Head, Bedales School
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Another week brings another powerful plea for reform to the ways in which we teach and assess the young people in English schools. To the exasperation of many, myself included, such efforts so far have been swatted away and proponents of reform dismissed as soft-witted zealots out of touch with real world concerns and what parents want. By way of illustration, in a piece for Conservativehome outgoing Schools Minister Nick Gibb recently defended the DfE’s record for the period of his tenure. This he characterises as the first time a Conservative Government systematically challenged “the so-called ‘progressive’ approach – an ideology which downgraded the importance of knowledge and academic rigour and which argued that children learn better through projects and through self-discovery…that by teacher-led teaching.” Such “ideologically-driven bad practice”, he tells us, has bedevilled the education system since the 1950s.
Disingenuous as this mantra may be, it has maintained traction in the face of calls for reform. However, I sense that this may be about to change. The State of Education – Time to Talk, published in November 2021 by Sarah Fletcher and HMC, argues amongst other things that the system is fixated with examination results at the expense of encouraging and rewarding curiosity and creativity, and that in so doing we are failing to prepare young people for the 21st century adult world – not only in terms of work skills, but also in navigating an increasingly fractious world. We also risk damaging them, no less importantly.
The majority of the findings will be familiar to those who have followed the debate thus far (although the section on the pedagogical potential of Educational Technology has given me some new ideas). Rather, the recommendations are remarkable for both the scope and depth of the desire for change, and because they draw significantly on responses from educators, parents and students from both maintained and independent schools. It will take some fast footwork of policy makers to dismiss these people as ideologically-motivated cranks.
The report recommends reform that is as rapid as it is radical, with consultation launched immediately and change led by educators rather than politicians. The prospects of this appear unlikely as things stand. There has been talk of a new education white paper, although if reports are to be believed it is likely to be preoccupied with satisfying a revived appetite for academisation rather than curriculum reform. Meanwhile, others are also looking at this issue, alongside HMC. Awarding body Pearson is looking at what young people learn, how they learn it and how it is assessed, is fit for the 21st century. Similarly, The Times Education Commission has been set up to examine the future of education in light of the Covid-19 crisis, declining social mobility, new technology and the changing nature of work. Shortly before publication of the HMC report, Sir Anthony Seldon, a member of the Commission, wrote a piece in which he described our school system as “inhumane and negligent”. Again, it would be difficult to dismiss Sir Anthony, who places himself , as an ideological outlier.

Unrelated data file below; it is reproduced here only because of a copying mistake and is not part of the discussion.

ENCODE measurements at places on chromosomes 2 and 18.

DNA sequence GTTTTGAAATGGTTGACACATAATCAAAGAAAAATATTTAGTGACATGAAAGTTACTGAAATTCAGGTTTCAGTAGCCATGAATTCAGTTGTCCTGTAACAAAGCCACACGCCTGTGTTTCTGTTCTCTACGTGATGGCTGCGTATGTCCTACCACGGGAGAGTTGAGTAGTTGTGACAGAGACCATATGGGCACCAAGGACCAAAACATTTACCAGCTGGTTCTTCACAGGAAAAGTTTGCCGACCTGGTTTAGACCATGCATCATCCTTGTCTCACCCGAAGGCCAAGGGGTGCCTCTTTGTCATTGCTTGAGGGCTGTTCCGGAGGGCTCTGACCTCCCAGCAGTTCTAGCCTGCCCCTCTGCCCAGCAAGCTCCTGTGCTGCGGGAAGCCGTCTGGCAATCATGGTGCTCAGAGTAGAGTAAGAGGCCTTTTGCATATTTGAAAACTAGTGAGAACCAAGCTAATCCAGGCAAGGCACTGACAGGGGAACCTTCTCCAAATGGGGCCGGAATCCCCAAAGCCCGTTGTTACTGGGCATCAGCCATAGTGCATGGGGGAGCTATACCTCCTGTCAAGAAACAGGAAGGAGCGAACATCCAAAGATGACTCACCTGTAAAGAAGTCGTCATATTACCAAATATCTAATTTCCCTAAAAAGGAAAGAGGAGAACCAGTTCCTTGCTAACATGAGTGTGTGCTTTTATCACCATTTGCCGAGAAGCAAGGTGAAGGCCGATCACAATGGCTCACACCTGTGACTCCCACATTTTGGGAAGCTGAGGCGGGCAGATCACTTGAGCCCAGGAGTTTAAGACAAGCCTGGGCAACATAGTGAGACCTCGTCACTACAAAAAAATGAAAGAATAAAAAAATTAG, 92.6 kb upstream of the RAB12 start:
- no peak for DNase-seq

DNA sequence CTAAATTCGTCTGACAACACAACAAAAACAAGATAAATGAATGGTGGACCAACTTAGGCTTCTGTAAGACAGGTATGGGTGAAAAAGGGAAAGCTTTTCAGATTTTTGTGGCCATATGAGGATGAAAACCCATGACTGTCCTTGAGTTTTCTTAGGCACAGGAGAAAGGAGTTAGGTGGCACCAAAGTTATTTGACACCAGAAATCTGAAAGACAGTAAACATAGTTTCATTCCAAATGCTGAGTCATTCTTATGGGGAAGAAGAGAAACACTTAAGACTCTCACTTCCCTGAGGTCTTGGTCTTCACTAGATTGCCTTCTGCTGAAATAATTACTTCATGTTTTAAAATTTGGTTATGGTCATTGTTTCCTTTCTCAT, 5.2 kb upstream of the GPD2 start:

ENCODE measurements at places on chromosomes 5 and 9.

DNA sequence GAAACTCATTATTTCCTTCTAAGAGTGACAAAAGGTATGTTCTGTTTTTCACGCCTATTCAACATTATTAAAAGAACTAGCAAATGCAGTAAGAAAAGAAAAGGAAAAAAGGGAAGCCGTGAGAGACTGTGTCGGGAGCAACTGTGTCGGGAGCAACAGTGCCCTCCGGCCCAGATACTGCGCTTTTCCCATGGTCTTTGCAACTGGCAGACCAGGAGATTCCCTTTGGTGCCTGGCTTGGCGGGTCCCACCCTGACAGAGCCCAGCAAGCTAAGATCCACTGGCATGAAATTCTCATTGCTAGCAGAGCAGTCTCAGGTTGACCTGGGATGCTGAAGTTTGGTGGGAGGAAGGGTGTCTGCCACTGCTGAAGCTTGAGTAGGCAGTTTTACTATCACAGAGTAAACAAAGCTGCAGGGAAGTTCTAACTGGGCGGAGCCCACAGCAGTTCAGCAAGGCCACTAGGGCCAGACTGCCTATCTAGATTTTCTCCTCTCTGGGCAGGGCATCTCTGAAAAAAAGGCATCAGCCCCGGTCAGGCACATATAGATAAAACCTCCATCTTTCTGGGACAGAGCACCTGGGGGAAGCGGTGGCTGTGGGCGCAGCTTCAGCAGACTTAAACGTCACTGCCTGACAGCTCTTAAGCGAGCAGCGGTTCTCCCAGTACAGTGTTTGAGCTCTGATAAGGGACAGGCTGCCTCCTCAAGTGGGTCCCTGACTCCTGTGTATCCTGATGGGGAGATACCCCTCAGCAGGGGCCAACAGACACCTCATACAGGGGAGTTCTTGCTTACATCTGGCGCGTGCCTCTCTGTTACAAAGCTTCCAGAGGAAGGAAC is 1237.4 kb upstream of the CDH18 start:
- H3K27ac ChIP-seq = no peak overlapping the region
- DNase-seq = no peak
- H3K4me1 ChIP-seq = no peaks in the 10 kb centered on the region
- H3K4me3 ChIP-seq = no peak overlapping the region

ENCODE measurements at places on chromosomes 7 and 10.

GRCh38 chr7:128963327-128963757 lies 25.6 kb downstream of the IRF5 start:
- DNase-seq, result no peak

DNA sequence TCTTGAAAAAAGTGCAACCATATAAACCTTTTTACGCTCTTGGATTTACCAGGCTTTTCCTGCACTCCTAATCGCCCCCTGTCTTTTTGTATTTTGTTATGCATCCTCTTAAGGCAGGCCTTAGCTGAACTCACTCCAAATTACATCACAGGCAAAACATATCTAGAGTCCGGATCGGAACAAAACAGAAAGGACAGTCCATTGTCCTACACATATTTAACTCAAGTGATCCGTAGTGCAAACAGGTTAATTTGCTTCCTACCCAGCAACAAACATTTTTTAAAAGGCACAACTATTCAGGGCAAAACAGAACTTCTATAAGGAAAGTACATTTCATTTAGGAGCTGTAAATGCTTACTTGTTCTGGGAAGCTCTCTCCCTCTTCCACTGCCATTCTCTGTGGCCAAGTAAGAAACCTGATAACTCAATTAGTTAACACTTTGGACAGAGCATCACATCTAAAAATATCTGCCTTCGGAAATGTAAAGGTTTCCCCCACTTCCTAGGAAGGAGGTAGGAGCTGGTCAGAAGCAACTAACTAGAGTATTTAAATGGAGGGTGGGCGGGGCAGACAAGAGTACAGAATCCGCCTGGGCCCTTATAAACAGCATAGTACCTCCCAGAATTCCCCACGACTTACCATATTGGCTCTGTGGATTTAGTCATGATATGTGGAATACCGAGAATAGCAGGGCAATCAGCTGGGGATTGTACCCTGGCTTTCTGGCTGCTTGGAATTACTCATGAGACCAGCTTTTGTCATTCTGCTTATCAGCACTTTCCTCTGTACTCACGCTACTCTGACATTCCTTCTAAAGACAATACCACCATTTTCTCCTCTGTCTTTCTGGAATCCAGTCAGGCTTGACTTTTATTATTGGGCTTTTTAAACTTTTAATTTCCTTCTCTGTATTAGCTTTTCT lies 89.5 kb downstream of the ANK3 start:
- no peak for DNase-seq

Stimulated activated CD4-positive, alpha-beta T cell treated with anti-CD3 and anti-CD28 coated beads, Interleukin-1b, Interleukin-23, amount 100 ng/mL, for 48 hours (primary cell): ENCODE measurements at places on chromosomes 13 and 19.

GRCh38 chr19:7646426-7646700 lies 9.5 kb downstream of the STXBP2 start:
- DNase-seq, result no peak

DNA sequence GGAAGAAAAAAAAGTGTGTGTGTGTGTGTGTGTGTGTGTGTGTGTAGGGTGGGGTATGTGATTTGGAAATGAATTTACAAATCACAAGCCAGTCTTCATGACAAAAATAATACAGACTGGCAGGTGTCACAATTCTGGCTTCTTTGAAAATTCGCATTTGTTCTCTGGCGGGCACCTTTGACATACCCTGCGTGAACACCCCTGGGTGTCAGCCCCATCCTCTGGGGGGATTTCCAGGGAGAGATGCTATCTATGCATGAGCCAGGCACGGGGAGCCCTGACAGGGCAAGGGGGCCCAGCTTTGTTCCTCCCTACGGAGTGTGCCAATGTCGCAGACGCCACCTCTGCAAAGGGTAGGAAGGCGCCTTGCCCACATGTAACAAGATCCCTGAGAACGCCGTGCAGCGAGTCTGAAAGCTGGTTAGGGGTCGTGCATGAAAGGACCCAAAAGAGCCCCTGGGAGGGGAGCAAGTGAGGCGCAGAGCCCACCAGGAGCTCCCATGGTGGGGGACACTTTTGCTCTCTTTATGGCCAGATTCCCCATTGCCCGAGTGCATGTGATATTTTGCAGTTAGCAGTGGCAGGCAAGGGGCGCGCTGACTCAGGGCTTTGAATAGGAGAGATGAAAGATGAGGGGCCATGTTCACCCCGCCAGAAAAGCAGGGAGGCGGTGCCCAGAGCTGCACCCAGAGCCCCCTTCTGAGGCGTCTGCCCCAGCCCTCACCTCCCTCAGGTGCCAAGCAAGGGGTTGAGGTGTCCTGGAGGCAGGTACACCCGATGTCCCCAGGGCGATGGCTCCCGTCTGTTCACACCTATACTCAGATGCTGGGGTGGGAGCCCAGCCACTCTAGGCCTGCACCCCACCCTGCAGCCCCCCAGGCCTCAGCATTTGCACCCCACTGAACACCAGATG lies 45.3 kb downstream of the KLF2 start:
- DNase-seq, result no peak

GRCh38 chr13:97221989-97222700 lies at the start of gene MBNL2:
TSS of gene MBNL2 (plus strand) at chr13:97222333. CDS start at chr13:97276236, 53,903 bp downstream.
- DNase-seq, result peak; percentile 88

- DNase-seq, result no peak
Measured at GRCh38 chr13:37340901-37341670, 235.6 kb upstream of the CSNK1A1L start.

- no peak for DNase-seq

If government does not act soon on the subject of education reform, it risks being overtaken by events. Both The Times and Pearson will report in 2022 and HMC’s work continues with more events planned for the future. In so doing, these organisations will add considerable weight from politics, business and beyond to those already being heard. I will be most surprised if they do not overwhelmingly support the call for radical reform being made by Rethinking Assessment and HMC. If there were any doubt Government has placed itself firmly on the wrong side of this argument, it has surely now gone. Like bankruptcy according to Mike in Hemmingway’s The Sun Also Rises, policy orthodoxies can also evaporate twice – gradually, and then suddenly. Publication of the HMC report tells me that we may reach the second of these eventualities sooner rather than later if government persists with its strategic deafness.